by Victoria Fourman

Zora Neale Hurston is just one of Barnard's many amazing alums
Barnard College has always provided an intellectual haven to some of the brightest, keenest, and most curious female minds since its founding in 1889. It has offered women an opportunity for education that, at many times during the school’s history, was not available elsewhere. In the 125 years following its inception, Barnard has produced a number of brilliant women who have influenced the world through their work in the fine arts, politics, science, and other fields. Margaret Mead, Zora Neale Hurston, Twyla Tharp and Cynthia Nixon comprise only a small fraction of distinguished alumnae. Women have chosen Barnard College to educate them to become better, more informed and active members of society. This sparks a question…what other women in history might have chosen Barnard College for their education had they the opportunity to do so? Of course, I can’t include all the women who would have thrived at Barnard, as that would be a very long list indeed, so I’ve explored just a few options of accomplished, talented women in history who just might have been the perfect Barnard women.

Remember - no hats (or crowns) allowed on CU IDs
Queen Elizabeth I I am definitely biased as she is one of my favorite historical figures (I even wrote about her in my application to Barnard), but I think Queen Elizabeth I would have thrived here. Firstly, she was already incredibly educated before she came of college-age. By early adolescence, she could speak six languages, and was known for her love of learning. She stud-ied philosophy, rhetoric, mathematics, logic, and history as a child, and I imagine a political sci-ence degree from Barnard would have been the perfect preparation for her to lead her beloved England.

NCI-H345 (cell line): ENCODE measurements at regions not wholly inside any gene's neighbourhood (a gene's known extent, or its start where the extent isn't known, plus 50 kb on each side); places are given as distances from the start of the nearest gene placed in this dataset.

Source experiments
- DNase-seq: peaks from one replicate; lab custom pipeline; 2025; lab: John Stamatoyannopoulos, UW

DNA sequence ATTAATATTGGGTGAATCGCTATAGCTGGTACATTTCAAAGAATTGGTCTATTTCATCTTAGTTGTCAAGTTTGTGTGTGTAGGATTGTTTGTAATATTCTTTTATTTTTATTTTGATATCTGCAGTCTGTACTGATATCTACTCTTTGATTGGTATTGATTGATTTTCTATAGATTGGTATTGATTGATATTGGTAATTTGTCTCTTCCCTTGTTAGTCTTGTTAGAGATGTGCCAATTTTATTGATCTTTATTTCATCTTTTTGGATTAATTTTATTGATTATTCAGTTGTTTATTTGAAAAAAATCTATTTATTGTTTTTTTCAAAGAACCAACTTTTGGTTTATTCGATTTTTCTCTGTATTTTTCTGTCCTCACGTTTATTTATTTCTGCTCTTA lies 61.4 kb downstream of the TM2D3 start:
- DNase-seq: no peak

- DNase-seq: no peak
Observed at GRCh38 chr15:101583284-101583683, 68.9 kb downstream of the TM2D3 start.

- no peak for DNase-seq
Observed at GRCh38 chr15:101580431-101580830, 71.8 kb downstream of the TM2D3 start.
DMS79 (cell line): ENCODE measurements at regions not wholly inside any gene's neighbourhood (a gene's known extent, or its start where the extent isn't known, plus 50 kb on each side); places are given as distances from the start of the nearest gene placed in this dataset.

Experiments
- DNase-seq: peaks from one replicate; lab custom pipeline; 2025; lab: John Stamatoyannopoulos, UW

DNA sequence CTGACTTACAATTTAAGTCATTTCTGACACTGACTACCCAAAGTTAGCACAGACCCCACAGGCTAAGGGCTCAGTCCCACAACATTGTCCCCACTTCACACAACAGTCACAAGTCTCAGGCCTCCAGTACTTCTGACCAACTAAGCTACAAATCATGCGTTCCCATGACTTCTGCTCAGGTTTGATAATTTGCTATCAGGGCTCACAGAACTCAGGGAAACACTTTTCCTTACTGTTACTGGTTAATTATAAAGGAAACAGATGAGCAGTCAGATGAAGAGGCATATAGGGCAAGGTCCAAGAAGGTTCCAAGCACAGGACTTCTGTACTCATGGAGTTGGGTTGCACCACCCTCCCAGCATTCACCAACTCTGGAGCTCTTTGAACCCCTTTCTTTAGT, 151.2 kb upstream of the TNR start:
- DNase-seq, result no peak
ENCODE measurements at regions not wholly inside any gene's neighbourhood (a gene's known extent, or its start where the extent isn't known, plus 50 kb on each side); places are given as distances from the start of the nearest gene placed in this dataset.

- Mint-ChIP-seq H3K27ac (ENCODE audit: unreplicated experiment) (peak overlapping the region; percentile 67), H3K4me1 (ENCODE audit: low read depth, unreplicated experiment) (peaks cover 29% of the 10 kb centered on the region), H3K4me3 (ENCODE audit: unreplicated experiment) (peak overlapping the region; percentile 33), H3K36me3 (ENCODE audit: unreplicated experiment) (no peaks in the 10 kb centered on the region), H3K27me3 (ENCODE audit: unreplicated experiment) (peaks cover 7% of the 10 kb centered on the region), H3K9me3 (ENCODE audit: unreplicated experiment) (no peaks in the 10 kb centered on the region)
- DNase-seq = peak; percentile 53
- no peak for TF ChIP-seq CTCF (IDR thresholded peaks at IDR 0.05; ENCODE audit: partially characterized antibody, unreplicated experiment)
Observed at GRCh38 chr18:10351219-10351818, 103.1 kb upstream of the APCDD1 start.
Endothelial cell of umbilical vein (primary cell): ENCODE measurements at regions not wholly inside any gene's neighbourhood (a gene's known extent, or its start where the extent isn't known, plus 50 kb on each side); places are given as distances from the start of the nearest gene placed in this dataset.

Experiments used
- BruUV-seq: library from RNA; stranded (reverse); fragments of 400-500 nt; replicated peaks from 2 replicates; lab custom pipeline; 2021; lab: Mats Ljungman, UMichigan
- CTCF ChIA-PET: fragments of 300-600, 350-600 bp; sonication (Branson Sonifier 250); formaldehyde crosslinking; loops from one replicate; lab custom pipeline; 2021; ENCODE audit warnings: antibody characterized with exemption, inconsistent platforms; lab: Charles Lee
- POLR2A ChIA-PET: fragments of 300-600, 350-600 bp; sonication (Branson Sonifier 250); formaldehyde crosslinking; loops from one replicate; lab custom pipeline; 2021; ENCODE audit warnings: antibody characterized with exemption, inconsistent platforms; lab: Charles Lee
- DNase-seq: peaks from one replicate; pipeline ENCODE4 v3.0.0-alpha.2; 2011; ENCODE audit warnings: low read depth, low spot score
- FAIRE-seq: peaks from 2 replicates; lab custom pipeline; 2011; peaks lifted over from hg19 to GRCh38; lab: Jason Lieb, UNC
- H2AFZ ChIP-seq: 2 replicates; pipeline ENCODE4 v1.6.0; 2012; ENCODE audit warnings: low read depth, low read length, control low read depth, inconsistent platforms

Mary Wollstonecraft
A strong pioneer in the field for both women and men's rights
As one of the earliest advocates for women’s rights, Mary Wollstonecraft would have felt right at home at Barnard. She called for equal opportunity in education for boys and girls in the mid-eighteenth century. In her Vindication of the Rights of Woman, she argues that men and women deserve the same fundamental rights as human beings. I think Wollstonecraft would definitely have agreed with Barnard’s mission to provide young women with a top-notch education, and wouldn’t it have been lovely for her to receive the very education for which she fought?

Monday, December 1, 2014

Volunteer for the ‘Girls on the Run’ Annual 5K!

by Jessica Gregory

If you’re looking for something to do next Saturday, December 7th, strongly consider volunteering for the Girls on the Run NYC 5K Fun Run!

Go out and support young girls this Saturday!
Girls on the Run (GOTR) is a program which, to quote the program’s wonderful directors, “inspires girls to be joyful, healthy and confident using a fun, experience-based curriculum which creatively integrates running.” I did the Girls on the Run program when I was in Elementary School and, in my experience, it changed me for the better. Not only did GOTR push me to pursue track & field as a sport in Middle and High school, the program set me on the path to come to Barnard as well.

The 5k is not about competition. Instead, it is an opportunity for the girls in the program to feel a sense of accomplishment. Girls are encouraged to walk, run, or even cartwheel across the finish line. The 5k culminates an entire season full of learning, empowerment, and health, and GOTR NYC would love to have more people join in the celebration.

Wednesday, November 26, 2014

Think Twice Before Shopping This Thanksgiving Weekend

by Laura K. Garrison

Every Thanksgiving, people across the country sit down with family and friends and give thanks for all the wonderful things in their lives and dig into a bountiful meal satisfied with what they have. And everyone lives happily ever after. The end.

Just kidding. This is America after all.

This Friday, millions of Americans will descend on shopping malls at ridiculously early hours on the hunt for door-buster deals that only happen one day a year. That day happens to be Black Friday, the day immediately after a holiday in which we are supposed to reflect on all the things we are thankful for in our lives.

I’ve never shopped on Black Friday, and while I once saw the novelty of it, I never will participate in what has clearly become an arms race for retailers. This year, countless stores across the country will start their sales on Thanksgiving Day, including large chains like Sears, Macy’s, Target, Kmart, JC Penney, Sports Authority, Old Navy, Toys ‘R’ Us, and Dick’s Sporting Goods. While this may seem like a great idea to the shopaholic in all of us, those stores need to be manned with people, people who have families who want to share Thanksgiving with their loved ones.

Tuesday, November 25, 2014

Unconventional Things to Do Over Thanksgiving Break